Iranian women walk on a US flag painted
Patrick Baz  /  AFP - Getty Images
Iranian women walk on a U.S. flag painted on a street as they leave a polling station in southern Tehran on Friday.
By Producer
NBC News
updated 6/24/2005 10:01:24 AM ET 2005-06-24T14:01:24
ANALYSIS

TEHRAN, Iran — The television screen lit by Tehran's searing noon sun on Friday made the images barely visible but the gathered crowd watched intently.

On a stand outside an electronics supply store, the TV's blasting sound compensated for the poor picture. The campaign posters plastered on the shop's windows left no doubt. The owner stands squarely behind the unexpected candidate in Iran's presidential election runoff, Mahmoud Ahmadinejad, the mayor of Tehran.

Supporters of former President Hashemi Rafsanjani had taken to the streets at night blocking major intersections with their cars and blaring their horns. They urged people to elect their choice as president of Iran.

Amid accusations of election fraud and fiery campaign rhetoric, the decision to vote for either Rafsanjani or Ahmadinejad comes down to a matter of survival.

For the social and political reformists, still stinging from last year's parliamentary exclusion of candidates by the ruling clerical hierarchy, the fight is to preserve the small steps toward reform.

For the conservatives and hard-liners, the fight is to reclaim what they deem to be the original tenets of the 1979 Iranian revolution and the spirit of the man who ushered in the Islamic Republic of Iran, Ayatollah Khomeni.

For the rest of the society the fight is for real survival: to put food on the table, to have salaries that keep pace with the rising cost of living, and to have the opportunities to find financial security.

Disillusioned
The children of the revolution have grown up and some, like many of their counterparts across the globe, have become disillusioned by the actions and broken promises of their leaders.

Those who have hoped the presidency of Mohammad Khatami would bring about progressive social and political reforms feel let down by his administration's inability to affect real and lasting change.

"Khatami destroyed all our hopes for the future," said Zahrah Tajli, 19, walking in downtown Tehran.

Iran's tortured path

For those who want an Islamic country also feel let down by the leadership, which they see as corrupt.

"I have lost my trust in my leaders,” said Najemeh, a student from south of Tehran. "They haven't looked after the youth of this country and any new president is going to have to regain my trust for me to believe in him. "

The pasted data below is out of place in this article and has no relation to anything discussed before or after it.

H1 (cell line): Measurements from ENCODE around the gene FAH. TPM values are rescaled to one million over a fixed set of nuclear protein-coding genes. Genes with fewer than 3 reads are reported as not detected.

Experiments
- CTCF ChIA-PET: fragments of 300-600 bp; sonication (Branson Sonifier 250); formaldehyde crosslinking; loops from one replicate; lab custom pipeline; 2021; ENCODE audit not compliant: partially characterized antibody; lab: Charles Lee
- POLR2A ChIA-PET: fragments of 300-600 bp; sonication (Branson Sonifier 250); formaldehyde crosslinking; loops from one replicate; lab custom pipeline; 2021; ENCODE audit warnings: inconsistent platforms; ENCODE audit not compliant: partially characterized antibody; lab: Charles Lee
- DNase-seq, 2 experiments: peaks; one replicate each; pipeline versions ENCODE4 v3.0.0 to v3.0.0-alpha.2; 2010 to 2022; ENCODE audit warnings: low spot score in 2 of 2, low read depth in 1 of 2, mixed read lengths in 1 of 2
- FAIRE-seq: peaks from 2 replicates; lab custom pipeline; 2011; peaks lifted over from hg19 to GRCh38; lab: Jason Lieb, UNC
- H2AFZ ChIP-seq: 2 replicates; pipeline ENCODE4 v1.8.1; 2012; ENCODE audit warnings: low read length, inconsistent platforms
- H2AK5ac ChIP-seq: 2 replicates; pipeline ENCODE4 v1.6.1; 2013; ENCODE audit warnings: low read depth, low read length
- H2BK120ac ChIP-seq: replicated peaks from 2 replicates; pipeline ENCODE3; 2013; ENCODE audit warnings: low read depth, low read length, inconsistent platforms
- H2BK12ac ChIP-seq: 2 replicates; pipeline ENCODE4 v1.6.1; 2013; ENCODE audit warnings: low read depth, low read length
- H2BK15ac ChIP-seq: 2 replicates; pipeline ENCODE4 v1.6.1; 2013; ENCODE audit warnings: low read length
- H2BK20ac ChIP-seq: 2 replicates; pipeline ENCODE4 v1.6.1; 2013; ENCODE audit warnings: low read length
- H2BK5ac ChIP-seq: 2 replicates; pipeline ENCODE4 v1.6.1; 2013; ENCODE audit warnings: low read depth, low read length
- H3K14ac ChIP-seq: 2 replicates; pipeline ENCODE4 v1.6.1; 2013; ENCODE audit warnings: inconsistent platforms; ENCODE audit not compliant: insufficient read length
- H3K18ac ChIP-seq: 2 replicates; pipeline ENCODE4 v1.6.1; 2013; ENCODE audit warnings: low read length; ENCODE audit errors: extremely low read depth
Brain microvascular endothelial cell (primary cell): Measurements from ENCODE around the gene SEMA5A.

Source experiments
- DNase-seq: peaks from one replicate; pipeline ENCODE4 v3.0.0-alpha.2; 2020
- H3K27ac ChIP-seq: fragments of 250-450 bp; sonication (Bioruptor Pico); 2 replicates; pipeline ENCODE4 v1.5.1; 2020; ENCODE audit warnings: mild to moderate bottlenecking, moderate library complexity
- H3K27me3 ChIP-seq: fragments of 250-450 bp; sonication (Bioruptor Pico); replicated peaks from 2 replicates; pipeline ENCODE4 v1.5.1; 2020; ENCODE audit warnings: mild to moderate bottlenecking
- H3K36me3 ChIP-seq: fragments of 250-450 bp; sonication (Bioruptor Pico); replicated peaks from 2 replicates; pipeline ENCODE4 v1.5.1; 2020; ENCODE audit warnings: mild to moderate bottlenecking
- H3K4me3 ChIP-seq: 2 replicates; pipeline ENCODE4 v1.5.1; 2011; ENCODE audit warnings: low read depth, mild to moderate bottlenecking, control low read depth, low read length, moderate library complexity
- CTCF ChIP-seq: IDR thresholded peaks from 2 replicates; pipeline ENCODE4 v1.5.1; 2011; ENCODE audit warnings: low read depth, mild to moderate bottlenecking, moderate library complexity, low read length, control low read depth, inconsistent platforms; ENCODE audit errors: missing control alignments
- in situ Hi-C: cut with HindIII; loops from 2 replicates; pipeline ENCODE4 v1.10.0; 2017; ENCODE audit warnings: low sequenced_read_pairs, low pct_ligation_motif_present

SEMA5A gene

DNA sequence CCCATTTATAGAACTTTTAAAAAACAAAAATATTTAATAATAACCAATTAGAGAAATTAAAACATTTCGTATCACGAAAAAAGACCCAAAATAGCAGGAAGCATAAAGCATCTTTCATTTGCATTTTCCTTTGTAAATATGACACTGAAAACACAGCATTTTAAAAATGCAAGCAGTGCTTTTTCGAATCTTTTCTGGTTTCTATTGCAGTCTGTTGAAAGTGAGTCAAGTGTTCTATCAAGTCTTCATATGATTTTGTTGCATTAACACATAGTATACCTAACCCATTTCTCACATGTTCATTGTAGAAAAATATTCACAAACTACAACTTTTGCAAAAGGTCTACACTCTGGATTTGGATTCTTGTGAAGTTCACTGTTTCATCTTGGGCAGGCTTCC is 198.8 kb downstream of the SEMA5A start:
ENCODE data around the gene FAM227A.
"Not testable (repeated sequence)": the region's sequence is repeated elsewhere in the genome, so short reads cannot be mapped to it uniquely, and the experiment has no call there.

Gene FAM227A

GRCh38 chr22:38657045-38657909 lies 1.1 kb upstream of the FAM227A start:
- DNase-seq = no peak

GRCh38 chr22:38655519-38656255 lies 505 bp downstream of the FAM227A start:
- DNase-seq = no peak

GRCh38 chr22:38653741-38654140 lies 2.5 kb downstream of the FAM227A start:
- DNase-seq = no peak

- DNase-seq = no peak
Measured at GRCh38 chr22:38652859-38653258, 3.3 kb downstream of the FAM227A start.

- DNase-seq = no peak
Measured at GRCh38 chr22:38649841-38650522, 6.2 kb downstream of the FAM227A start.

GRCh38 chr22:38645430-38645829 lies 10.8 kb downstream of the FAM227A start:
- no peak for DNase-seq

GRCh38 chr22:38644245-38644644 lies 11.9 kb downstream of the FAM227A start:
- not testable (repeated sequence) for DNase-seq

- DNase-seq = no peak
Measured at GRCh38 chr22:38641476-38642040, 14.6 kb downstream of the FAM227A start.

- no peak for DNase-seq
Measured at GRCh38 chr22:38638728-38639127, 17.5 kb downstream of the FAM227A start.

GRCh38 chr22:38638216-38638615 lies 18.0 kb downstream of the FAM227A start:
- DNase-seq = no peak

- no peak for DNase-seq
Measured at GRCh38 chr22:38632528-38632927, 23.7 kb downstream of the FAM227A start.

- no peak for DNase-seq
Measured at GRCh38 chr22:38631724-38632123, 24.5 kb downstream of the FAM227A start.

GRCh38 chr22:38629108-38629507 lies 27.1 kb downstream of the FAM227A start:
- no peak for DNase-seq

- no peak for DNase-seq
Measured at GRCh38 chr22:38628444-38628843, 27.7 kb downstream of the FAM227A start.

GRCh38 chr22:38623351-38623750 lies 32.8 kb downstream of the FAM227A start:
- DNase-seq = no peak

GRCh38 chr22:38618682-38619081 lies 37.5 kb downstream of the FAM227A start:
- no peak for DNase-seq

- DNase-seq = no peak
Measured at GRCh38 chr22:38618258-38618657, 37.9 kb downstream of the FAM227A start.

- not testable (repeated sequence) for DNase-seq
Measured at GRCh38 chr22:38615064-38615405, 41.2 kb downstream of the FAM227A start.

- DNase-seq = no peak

Many want a country where religion comes from the heart and a leadership that looks after all the people's interests.

‘Iran is free’
Others feel comfortable in today's society. A young lady dressed in the traditional religious full body covering, a chador, said, "Everyone is talking about freedom, I feel Iran is free." A man outside a coffee shop said "I hope the next president will be strong enough to lead the country to a better future."

For all the debate over freedom and democracy, it is the economy that will lead this country out of the political quagmire. For the young that make up 70 percent of the population, jobs and a better quality of life are the biggest concerns.

Rafasanjani is running under a reform platform. He promises to carry on the reforms started by Khatami. His detractors accuse him of flip-flopping. "How can I vote for a man who ran the country as a conservative president for eight years and now all of a suddenly he is a reformist?" said Morteza,  a mini bus driver.

Ahmadinejad is running as a conservative outsider. Yet many fear that he will foist his strict religious beliefs on the public. "If he wins, we might as well close the doors to this country," said Majid, 27,a taxi driver.

With only two candidates left out of the original eight, it remains to be seen if people who did not vote in the first round will decide to turn out to cast their ballot. 

The government authorities are hoping for a high voter turnout to give legitimacy to their rule, but no matter who wins the election he will inherit a country that is facing many problems.

NBC producer Babak Behnam is on assignment in Iran.

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